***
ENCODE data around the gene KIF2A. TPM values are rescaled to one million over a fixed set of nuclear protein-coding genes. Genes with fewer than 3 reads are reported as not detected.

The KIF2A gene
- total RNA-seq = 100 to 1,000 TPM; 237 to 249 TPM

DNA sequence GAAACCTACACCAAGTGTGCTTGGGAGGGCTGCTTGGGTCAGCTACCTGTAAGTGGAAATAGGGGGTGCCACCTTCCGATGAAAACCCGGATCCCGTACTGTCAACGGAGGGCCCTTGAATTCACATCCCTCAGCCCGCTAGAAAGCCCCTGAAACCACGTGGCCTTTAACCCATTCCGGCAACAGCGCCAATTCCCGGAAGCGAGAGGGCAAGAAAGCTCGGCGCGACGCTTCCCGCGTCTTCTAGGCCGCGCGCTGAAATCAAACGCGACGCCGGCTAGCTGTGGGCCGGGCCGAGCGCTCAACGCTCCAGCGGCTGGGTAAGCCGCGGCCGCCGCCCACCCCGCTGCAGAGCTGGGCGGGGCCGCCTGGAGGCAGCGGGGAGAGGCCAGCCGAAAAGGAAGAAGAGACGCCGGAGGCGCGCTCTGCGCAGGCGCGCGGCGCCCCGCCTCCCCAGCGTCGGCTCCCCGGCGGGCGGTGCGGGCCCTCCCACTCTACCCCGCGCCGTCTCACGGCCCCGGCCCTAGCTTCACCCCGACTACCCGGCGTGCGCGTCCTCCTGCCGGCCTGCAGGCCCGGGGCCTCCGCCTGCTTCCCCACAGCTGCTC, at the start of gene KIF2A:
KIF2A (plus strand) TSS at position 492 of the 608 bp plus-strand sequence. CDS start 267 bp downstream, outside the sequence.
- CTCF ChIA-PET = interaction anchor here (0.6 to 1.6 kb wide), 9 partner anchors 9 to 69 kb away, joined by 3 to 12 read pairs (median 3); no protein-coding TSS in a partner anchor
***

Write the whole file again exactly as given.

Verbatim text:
ENCODE data around the gene KIF2A. TPM values are rescaled to one million over a fixed set of nuclear protein-coding genes. Genes with fewer than 3 reads are reported as not detected.

The KIF2A gene
- total RNA-seq = 100 to 1,000 TPM; 237 to 249 TPM

DNA sequence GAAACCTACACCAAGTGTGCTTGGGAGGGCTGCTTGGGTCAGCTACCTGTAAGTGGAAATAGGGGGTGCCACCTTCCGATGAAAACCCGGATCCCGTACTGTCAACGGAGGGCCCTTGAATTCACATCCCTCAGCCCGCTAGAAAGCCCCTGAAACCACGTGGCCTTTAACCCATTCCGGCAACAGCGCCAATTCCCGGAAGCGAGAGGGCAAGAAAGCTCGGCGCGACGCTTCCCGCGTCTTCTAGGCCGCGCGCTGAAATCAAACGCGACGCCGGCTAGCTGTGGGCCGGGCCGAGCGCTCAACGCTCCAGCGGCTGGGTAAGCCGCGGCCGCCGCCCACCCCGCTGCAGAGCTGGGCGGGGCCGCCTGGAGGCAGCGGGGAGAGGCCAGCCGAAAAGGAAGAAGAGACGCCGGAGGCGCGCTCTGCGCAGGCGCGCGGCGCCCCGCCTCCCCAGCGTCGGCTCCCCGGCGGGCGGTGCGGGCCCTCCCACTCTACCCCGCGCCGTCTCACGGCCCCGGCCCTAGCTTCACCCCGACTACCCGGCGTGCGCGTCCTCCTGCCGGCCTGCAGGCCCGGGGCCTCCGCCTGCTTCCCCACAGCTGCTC, at the start of gene KIF2A:
KIF2A (plus strand) TSS at position 492 of the 608 bp plus-strand sequence. CDS start 267 bp downstream, outside the sequence.
- CTCF ChIA-PET = interaction anchor here (0.6 to 1.6 kb wide), 9 partner anchors 9 to 69 kb away, joined by 3 to 12 read pairs (median 3); no protein-coding TSS in a partner anchor